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Arch Geschwulstforsch. 1975;45(3):283-98.

[Hodgkin's disease: an epidemiological study on 140 children--urban/rural relation, profession of parents, domestic animal contact].

[Article in German]


In Northern Germany (Schleswig-Holstein, Niedersachsen, Hamburg and Bremen) 140 children aged 2-14 years who had developed Hodgkin's disease after World War II were identified with the help of all 54 children's hospitals, the 101 local public health offices, and the Hamburg Cancer registry etc. Only histologically confirmed cases were included. For boys, comparison by urban and rural residence showed a preponderance of cases in rural areas (places with less than 2000 inhabitants). This urban-rural difference became statistically significant (P less than 0.05) when the cases reported from Hamburg (with its greater registration intensity) were excluded. For girls, there was no difference in the urban/rural distribution. Personal interviews were conducted with 133 case families. One third of the parents had been engaged in agricultural occupations. In the retrospective studies contacts with domestic animals was most impressive, especially those with rabbits (84.2%). But there was also contact with large animals, most frequently with pigs (45.9%). The difficulties of getting suitable controls--because of the widespread and changing keeping of animals--are discussed. A matched pair analysis of the 21 children from Hamburg confirmed significance (P less than 0.05) for contact with domestic rabbits.-- Furthermore, multiple cases (in family or in neighbourhood, "cluster") could mostly be linked together by contacts with the same herd. The epidemiological results from the basis of a hypothesis that Hodgkin's disease is a zoonosis. The possibility of a synergistic action of two factors--transmitted by two different species--is discussed.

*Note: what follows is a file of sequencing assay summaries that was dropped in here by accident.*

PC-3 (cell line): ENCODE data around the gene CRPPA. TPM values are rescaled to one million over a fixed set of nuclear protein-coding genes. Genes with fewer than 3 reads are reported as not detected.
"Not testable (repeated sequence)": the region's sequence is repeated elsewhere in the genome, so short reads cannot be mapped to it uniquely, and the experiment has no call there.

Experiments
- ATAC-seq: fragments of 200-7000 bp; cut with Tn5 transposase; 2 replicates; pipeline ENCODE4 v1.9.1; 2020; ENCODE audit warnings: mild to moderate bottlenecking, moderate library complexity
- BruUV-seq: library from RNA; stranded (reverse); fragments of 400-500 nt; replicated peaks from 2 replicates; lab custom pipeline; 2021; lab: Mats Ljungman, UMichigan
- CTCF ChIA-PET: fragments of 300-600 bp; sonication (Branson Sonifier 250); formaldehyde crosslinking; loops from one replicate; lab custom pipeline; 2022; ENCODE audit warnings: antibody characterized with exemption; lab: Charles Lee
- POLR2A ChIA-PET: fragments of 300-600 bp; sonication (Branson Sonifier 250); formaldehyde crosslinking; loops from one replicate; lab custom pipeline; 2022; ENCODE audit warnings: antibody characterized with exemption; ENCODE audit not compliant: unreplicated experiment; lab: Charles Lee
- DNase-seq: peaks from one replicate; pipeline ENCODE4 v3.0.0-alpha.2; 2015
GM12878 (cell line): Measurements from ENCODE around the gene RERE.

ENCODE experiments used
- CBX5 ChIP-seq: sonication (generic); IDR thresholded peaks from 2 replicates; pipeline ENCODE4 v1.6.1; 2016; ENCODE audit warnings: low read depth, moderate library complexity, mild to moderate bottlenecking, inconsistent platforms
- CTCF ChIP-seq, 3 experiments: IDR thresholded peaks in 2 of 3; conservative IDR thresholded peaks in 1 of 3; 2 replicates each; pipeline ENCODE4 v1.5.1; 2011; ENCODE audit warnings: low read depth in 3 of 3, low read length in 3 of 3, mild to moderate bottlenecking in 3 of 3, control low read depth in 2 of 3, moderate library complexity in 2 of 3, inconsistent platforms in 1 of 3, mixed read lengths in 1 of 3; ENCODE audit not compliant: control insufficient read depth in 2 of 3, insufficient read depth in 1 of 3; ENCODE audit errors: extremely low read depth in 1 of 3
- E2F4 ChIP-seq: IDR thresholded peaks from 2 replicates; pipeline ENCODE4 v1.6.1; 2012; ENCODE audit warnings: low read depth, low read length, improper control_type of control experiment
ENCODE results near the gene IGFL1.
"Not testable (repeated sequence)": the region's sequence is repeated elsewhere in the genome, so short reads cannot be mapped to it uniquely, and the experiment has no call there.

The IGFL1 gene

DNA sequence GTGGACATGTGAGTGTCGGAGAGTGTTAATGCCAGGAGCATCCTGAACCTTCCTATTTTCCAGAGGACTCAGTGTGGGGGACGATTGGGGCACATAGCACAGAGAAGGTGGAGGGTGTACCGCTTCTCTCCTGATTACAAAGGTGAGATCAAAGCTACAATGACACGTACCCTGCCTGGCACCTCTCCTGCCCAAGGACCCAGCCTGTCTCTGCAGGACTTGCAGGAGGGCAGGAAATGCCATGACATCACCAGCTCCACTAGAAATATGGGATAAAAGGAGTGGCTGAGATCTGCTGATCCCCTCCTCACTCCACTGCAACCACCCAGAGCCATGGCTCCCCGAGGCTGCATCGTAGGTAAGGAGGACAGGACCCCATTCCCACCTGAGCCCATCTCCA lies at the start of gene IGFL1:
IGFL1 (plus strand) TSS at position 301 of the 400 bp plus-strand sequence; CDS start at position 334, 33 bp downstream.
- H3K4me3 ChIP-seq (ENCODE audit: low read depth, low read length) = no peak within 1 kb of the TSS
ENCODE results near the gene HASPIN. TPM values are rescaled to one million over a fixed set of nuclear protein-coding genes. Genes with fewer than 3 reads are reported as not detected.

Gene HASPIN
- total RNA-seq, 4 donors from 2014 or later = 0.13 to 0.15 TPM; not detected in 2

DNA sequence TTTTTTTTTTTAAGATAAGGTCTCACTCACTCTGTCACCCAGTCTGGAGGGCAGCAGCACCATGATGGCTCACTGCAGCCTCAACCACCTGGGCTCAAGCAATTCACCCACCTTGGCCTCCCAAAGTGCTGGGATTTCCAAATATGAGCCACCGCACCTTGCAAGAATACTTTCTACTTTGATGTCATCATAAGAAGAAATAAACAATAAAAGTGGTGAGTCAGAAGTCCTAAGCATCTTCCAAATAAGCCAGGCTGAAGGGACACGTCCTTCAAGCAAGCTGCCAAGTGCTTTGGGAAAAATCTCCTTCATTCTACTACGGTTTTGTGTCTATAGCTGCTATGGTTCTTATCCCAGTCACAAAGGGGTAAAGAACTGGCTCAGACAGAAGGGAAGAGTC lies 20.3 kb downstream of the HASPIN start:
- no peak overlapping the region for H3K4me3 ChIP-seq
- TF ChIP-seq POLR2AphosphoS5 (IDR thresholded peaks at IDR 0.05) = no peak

[PubMed - indexed for MEDLINE]
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